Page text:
Three killed in Boko Haram suicide bombing in Nigeria

This screen grab image taken from a video released on January 2, 2018 by militant group Boko Haram shows Boko Haram fighters during a Christmas Day attack on a military checkpoint in Molai village on the outskirts of the northeast Nigerian city of Maiduguri. (AFP)
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Updated 31 January 2020

Three killed in Boko Haram suicide bombing in Nigeria

  • The girl, aged around 12, detonated the device late Thursday when open-air classes were on in Muna Dalti
  • The two bombers sneaked into the area together but split to attack different targets

KANO, Nigeria: A girl detonated a bomb, killing three boys at an Islamic seminary in northeast Nigeria in an attack that bore the hallmarks of Boko Haram, a local militia and residents said Friday.

The girl, aged around 12, detonated the device late Thursday when open-air classes were on in Muna Dalti, on the outskirts of Maiduguri, the capital of Borno state.

She walked up to the group of boys who were just ending their lessons and “blew herself up in their midst,” Mohammed Bola, head of the militia in the area, told AFP.

“She killed three boys and injured four others,” Bola said about the attack which happened around 1900 GMT.

Moments earlier, another young girl stormed into a house in the area and detonated her explosives, injuring one person, said resident Salisu Mohammed.

“The house was totally destroyed. Luckily, no one was killed as the occupants of the house were outside chatting with neighbors,” he said.

The two bombers sneaked into the area together but split to attack different targets, Bola said.

The scene of the bombings, a popular night time venue for residents, has been repeatedly targeted by suicide attacks blamed on Boko Haram.

The militant group is notorious for suicide attacks on civilian targets including schools, mosques and motor parks.

In April, three people were killed and 33 injured in twin suicide blasts among a crowd in Muna Dalti which houses a sprawling camp for thousands displaced by the militia violence.

Another faction affiliated to the Daesh group focuses on military targets, although it has recently been blamed for attacks on civilians.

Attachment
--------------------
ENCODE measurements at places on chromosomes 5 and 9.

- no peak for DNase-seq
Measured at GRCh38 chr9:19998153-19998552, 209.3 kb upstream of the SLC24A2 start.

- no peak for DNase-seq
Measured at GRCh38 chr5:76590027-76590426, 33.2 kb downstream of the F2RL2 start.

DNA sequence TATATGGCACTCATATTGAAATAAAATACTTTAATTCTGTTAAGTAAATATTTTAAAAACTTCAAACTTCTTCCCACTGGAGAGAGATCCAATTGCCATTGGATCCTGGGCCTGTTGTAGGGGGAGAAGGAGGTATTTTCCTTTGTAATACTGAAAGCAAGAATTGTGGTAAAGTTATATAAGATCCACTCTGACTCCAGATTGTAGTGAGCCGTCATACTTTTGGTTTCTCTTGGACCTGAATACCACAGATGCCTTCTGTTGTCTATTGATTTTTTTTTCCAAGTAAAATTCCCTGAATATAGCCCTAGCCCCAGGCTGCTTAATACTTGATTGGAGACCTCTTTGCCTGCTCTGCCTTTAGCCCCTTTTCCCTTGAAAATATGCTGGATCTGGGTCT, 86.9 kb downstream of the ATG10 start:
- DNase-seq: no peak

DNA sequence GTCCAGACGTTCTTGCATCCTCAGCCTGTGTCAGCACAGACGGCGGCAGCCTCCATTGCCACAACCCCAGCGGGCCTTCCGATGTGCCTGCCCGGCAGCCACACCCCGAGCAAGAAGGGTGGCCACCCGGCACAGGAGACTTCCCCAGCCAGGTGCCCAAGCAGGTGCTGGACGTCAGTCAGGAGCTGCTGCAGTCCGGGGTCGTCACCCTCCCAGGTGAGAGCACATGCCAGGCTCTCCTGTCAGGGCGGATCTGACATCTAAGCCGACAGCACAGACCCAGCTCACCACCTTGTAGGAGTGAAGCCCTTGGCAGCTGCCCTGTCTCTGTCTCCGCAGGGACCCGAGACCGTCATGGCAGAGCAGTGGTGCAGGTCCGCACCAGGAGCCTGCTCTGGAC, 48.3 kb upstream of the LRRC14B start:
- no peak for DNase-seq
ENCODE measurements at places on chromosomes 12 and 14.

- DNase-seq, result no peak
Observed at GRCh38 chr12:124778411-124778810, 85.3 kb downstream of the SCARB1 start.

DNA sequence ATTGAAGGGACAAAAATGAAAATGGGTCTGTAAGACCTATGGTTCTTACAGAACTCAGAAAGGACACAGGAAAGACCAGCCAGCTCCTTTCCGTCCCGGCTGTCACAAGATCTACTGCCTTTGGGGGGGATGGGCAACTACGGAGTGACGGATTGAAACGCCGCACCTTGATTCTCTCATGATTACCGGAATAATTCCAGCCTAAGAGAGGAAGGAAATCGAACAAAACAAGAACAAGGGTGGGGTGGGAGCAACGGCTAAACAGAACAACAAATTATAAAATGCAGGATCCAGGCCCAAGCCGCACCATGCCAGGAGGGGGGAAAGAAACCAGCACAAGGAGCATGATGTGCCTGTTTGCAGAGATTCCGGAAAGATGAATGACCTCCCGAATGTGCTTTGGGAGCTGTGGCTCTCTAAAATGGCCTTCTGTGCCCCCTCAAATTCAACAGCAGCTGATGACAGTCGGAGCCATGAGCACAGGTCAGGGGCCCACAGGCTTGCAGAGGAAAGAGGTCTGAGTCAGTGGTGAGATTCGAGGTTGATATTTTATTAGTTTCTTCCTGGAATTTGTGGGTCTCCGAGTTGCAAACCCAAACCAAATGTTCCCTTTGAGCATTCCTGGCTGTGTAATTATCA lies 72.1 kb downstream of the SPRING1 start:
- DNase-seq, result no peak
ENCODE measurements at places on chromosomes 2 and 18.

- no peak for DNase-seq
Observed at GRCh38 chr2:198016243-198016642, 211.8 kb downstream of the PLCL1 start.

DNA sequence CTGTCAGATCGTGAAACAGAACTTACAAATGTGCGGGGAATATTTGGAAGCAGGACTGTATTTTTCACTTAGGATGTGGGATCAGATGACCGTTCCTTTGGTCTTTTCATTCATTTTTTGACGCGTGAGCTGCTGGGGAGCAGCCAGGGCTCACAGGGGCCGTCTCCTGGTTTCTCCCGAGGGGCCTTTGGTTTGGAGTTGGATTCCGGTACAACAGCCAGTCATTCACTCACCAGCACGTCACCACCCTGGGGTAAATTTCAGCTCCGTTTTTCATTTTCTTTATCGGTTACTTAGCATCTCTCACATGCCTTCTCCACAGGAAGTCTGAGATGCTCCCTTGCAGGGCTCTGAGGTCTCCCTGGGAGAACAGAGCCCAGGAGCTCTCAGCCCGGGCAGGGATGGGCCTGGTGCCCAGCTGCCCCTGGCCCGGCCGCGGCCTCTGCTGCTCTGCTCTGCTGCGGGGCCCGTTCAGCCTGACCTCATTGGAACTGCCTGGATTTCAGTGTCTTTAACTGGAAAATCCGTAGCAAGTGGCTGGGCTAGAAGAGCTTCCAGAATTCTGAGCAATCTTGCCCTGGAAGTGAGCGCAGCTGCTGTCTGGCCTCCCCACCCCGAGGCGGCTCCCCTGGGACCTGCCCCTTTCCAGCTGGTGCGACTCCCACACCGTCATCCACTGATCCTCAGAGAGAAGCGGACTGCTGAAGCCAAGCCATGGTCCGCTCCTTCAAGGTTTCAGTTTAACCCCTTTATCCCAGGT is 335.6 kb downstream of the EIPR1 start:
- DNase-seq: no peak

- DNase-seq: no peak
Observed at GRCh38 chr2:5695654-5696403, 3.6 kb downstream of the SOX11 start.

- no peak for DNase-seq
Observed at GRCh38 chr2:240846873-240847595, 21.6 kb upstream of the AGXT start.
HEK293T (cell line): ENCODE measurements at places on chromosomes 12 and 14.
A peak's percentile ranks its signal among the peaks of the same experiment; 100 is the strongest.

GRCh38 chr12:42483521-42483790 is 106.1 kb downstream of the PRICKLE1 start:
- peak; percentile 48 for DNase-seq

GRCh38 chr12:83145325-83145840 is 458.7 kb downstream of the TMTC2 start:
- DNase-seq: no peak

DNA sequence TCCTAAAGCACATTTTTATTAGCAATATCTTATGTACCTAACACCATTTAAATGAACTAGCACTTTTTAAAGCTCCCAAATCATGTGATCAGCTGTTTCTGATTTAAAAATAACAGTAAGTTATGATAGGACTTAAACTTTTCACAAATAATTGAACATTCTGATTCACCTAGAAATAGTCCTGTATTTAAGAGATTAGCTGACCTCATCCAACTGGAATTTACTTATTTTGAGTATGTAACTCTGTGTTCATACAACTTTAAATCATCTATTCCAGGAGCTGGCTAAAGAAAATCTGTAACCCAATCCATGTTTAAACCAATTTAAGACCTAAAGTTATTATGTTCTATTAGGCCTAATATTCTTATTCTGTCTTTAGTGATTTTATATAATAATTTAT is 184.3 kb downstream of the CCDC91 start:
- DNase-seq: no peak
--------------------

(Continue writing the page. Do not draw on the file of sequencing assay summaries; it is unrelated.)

The decade-long violence has killed 35,000 people in northeast Nigeria and displaced around two million from their homes, creating a dire humanitarian crisis.

The conflict has spread to neighboring Niger, Chad and Cameroon, prompting a regional military response to combat the militant groups.


NATO says Greece and Turkey cancel military exercises

Updated 23 October 2020

NATO says Greece and Turkey cancel military exercises

  • “This is a very welcome step,” Stoltenberg said after a videoconference of NATO defense ministers
  • Turkey has deployed a gas exploration vessel under military escort into Greek waters

BRUSSELS: Turkey and Greece have agreed to cancel rival military exercises that were to have been held next week on their respective national days, NATO’s Secretary-General Jens Stoltenberg said Friday.
The neighbors, while NATO members, are at loggerheads over energy drilling and maritime rights in the eastern Mediterranean and the alliance has set up a hotline to head off accidental clashes.
“This is a very welcome step,” Stoltenberg said after a videoconference of NATO defense ministers, including Greece’s Nikos Panagiotopoulos and Turkey’s Hulusi Akar.
“These are steps in the right direction, and it helps to reduce the risks for instance and accidents.”
Greece had been expected to conduct exercises on Wednesday October 28, its Oxi Day holiday, and Turkey on Thursday, celebrated there as Republic Day.
Turkey has deployed the Oruc Reis, a gas exploration vessel under military escort into Greek waters off the island of Kastellorizo, and Greek vessels are nearby.
Addressing a news conference after two days of talks on a variety of topics, Stoltenberg confirmed he had raised the situation with the Greek and Turkish ministers.
“I will say that we had a good and constructive talks and allies expressed a strong support for the NATO de-confliction mechanism,” Stoltenberg said.
“I welcome now the fact that we have been able to see some concrete steps in that direction with the cancelation of the two exercises.”
French Defense Minister Florence Parly also hailed the decisions to cancel the military exercises, stressing the need to “respect international law and restore stability in the region.”
Stoltenberg also welcomed Germany’s diplomatic mediation in the underlying dispute.
On Thursday, he had warned that — while NATO could help keep the rival militaries apart — it would be down to Ankara and Athens to open a dialogue to resolve their long-standing differences.